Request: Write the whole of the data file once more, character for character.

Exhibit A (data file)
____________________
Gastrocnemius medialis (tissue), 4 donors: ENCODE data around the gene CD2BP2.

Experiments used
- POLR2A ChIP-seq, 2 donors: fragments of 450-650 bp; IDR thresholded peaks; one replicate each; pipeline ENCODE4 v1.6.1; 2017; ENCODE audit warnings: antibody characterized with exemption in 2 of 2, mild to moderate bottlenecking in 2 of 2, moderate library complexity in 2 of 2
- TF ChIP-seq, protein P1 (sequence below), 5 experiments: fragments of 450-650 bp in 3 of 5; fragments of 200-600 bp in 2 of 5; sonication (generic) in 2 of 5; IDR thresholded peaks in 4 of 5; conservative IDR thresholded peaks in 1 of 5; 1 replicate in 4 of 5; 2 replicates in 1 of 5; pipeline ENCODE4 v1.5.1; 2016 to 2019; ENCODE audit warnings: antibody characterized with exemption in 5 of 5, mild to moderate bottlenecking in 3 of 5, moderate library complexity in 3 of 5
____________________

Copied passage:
Gastrocnemius medialis (tissue), 4 donors: ENCODE data around the gene CD2BP2.

Experiments used
- POLR2A ChIP-seq, 2 donors: fragments of 450-650 bp; IDR thresholded peaks; one replicate each; pipeline ENCODE4 v1.6.1; 2017; ENCODE audit warnings: antibody characterized with exemption in 2 of 2, mild to moderate bottlenecking in 2 of 2, moderate library complexity in 2 of 2
- TF ChIP-seq, protein P1 (sequence below), 5 experiments: fragments of 450-650 bp in 3 of 5; fragments of 200-600 bp in 2 of 5; sonication (generic) in 2 of 5; IDR thresholded peaks in 4 of 5; conservative IDR thresholded peaks in 1 of 5; 1 replicate in 4 of 5; 2 replicates in 1 of 5; pipeline ENCODE4 v1.5.1; 2016 to 2019; ENCODE audit warnings: antibody characterized with exemption in 5 of 5, mild to moderate bottlenecking in 3 of 5, moderate library complexity in 3 of 5